"Plaintiff sells the combination storm windows made under the patent to its distributors under uniform agreements called `Sales and Purchase Agreement.' Provision is also made in these agreements to supply `knock-down' units or parts of the combination storm windows for assembly by the distributors. Also pursuant to these agreements, suggested uniform dealer-distributor agreements are furnished by plaintiff.

"Pertinent provisions of these uniform `Sales and Purchase Agreements' are: Article IV. `Second Party shall at all times during the life of this agreement use its best efforts to promote the sales within the aforesaid territory. It will, at all times, display in its salesroom or office, suitable samples and displays of said windows for sales demonstration purposes. Second Party further agrees to maintain an adequate sales organization devoted exclusively to the sale of said windows, and further agrees not to merchandise or offer for sale any merchandise which would be competitive with any articles, items or merchandise manufactured and/or distributed by the First Party, without the written approval of First Party.

"The pertinent provision of the dealer-distributor agreements provides:

Paragraph 2. `Dealer hereby accepts the franchise and agrees to make all sales hereunder in accordance with this agreement. Dealer further agrees to work and develop the aforementioned territory to the satisfaction of distributor, and not to sell any other storm windows.'

"These provisions constitute a misuse of plaintiff's patent. Each of these requirements separately constitutes a misuse of the patent in suit."

The trial court concluded that these provisions of the dealer and distributor agreements would disentitle plaintiff to relief even if the Ensminger patent involved were valid, relying on Morton Salt Co. v. G. S. Suppiger Co., 314 U.S. 488, 62 S. Ct. 402, 86 L. Ed. 363; and Mercoid Corp. v. Mid-Continent Investment Co., 320 U.S. 661, 64 S. Ct. 268, 88 L. Ed. 376.

Appellant insists that the law of misuse of patents applies only in cases where the patent has been used as an instrument for restricting or promoting the manufacture, use or sale of things other than the patented invention. It claims that none of the agreements involved in the charge of misuse is a true patent license. It urges: "in every case cited by the defendant where misuse of the patent has been found, the patent itself was used in some way to suppress competition. * * * Here that situation does not exist."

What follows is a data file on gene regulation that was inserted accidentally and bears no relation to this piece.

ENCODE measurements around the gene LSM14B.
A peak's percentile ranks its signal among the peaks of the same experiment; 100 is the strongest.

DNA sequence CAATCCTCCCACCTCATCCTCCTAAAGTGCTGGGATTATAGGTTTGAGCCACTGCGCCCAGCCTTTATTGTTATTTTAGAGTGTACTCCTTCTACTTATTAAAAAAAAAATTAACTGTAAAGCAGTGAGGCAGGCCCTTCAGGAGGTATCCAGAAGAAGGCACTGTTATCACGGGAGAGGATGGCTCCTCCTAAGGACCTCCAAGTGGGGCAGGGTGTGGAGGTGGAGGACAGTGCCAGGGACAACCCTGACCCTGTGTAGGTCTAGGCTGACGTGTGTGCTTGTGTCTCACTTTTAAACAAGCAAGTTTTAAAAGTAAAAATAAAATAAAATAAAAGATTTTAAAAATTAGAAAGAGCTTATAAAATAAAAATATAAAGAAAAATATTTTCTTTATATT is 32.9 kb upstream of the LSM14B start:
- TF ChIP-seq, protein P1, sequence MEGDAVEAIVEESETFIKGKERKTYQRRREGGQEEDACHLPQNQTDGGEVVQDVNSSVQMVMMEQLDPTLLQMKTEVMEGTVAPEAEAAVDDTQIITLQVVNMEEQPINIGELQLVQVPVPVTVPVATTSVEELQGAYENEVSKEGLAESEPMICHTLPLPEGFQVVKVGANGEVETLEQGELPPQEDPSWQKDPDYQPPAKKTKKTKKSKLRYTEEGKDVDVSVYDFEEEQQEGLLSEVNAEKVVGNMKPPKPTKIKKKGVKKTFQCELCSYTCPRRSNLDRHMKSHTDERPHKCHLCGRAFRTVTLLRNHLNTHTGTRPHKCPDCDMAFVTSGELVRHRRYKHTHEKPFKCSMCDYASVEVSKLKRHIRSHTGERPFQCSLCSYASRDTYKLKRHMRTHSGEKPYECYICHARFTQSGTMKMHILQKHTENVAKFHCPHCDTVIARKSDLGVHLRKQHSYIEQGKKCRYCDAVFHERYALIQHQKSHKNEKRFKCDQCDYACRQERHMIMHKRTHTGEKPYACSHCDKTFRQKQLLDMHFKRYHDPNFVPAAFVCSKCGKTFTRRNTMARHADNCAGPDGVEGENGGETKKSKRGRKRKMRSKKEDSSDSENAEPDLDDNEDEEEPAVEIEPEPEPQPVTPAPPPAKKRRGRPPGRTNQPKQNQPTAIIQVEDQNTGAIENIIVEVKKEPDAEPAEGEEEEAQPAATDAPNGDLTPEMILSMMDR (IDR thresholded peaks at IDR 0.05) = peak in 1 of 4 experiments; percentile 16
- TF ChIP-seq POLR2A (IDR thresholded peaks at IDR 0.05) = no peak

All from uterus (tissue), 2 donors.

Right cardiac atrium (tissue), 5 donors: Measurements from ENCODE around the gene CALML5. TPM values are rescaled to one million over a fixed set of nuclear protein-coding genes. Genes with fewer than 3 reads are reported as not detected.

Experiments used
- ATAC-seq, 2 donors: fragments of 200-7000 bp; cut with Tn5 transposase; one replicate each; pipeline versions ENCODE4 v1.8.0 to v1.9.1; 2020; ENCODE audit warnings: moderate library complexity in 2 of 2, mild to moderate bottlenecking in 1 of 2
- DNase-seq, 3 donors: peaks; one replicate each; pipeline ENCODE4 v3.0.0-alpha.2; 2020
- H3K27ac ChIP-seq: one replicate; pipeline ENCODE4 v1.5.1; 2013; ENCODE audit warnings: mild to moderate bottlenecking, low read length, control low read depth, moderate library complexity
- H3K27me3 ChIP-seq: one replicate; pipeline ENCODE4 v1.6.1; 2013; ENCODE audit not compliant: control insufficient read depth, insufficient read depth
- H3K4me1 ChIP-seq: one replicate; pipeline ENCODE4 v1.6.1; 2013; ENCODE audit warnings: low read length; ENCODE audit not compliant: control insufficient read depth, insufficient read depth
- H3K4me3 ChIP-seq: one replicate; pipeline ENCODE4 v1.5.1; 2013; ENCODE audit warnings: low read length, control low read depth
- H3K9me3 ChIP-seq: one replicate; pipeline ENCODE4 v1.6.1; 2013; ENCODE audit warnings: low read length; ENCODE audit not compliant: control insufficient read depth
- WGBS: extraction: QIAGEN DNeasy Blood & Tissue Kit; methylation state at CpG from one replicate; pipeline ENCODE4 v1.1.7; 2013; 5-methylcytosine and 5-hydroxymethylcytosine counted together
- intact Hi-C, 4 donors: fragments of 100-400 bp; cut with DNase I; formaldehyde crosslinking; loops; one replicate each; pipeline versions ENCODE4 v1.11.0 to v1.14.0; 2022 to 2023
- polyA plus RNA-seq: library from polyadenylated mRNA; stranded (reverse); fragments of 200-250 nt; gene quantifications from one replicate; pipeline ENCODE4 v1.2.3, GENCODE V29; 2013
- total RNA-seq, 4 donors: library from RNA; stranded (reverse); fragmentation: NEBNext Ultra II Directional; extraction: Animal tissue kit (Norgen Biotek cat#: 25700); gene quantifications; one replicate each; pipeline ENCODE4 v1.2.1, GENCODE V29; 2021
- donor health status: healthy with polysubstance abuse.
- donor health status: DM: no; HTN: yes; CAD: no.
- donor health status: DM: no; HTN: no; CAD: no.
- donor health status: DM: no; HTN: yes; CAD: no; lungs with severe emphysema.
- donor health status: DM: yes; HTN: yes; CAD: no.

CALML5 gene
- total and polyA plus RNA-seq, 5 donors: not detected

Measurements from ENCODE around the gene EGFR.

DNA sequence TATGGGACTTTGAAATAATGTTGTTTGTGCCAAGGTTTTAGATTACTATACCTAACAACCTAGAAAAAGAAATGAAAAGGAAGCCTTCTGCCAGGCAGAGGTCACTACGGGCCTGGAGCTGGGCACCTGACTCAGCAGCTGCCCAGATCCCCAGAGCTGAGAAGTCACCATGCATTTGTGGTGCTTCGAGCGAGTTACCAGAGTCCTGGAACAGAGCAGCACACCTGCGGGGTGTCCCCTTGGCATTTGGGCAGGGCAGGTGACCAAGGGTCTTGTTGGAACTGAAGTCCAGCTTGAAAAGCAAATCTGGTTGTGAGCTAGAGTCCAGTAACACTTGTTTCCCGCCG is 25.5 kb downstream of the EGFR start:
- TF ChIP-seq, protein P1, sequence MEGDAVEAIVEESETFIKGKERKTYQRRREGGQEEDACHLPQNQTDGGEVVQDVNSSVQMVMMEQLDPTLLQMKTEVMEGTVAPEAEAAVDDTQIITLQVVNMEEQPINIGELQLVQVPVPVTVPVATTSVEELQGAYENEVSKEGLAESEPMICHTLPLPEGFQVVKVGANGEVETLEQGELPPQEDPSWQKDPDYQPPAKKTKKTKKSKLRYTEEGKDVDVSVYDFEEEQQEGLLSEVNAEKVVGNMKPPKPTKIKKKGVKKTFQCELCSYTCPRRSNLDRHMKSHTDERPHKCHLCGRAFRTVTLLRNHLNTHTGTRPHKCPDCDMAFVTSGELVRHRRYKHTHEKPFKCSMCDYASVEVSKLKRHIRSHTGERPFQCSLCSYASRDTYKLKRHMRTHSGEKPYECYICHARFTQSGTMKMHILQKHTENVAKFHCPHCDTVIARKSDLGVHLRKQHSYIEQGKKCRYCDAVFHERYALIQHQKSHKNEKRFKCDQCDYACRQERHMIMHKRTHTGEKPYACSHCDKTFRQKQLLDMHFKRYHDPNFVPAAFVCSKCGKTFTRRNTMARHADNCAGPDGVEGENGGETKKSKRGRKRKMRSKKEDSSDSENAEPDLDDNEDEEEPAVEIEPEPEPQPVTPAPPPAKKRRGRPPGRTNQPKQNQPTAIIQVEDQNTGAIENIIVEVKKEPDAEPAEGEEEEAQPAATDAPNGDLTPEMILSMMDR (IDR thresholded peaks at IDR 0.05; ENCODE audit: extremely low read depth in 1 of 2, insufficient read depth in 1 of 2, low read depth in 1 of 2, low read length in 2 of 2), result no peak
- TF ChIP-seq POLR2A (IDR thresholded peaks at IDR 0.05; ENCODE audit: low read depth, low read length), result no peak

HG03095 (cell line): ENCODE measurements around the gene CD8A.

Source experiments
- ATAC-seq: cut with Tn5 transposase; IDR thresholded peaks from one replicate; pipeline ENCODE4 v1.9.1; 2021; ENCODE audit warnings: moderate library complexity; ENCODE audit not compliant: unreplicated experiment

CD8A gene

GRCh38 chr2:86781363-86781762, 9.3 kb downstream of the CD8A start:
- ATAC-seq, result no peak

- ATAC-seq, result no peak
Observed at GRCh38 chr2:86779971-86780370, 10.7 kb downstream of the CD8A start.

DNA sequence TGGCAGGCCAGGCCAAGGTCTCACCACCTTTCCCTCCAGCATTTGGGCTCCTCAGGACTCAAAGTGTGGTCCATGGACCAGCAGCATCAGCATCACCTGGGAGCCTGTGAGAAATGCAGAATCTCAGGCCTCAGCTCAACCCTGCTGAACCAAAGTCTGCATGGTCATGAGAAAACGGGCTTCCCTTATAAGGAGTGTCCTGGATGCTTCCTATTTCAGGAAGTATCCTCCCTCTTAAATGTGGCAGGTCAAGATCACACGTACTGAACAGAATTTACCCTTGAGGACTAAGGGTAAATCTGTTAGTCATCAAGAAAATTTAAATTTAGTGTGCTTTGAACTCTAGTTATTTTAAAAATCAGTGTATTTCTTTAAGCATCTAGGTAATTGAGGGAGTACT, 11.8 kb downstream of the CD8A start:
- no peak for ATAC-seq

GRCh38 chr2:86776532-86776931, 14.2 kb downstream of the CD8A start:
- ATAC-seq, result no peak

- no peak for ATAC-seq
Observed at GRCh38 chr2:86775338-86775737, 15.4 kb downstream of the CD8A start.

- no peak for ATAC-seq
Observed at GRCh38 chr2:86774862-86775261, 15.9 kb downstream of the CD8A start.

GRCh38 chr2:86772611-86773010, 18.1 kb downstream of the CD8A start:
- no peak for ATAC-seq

In our judgment the provision under which the distributor agrees to purchase "all materials necessary for the manufacture of special units, such as paint, screen cloth and miscellaneous items, glass excepted," from the company, and the further provision that the distributor agrees to follow rigidly the company's specifications covering the manufacture of such units, clearly establish that plaintiff is seeking to force distributors to buy non-patentable material from the plaintiff to be used in the assembly and installation of its patented structure.

Mr. Justice Brandeis, speaking for the Supreme Court, said in Leitch Mfg. Co. v. Barber Co., 302 U.S. 458, on page 463, 58 S. Ct. 288, on page 290, 82 L. Ed. 371: "* * The Court held in the Carbice Case, (Carbice Corporation v. American Patents Development Corporation, 283 U.S. 27, 51 S. Ct. 334, 75 L. Ed. 819) that the limitation upon the scope or use of the patent which it applied was `inherent in the patent grant.' It denied relief, not because there was a contract or notice held to be inoperative, but on the broad ground that the owner of the patent monopoly, ignoring the limitation `inherent in the patent grant,' sought by its method of doing business to extend the monopoly to unpatented material used in practicing the invention."

Again we are constrained to agree with the conclusion of the trial court. Of course, its finding and conclusion as to misuse in the case at bar is not critical or important since patent No. 2,262,670 is found invalid on other grounds. However, we express our conclusion on that issue in order to hasten the ending of this litigation.

The judgment of the District Court is affirmed.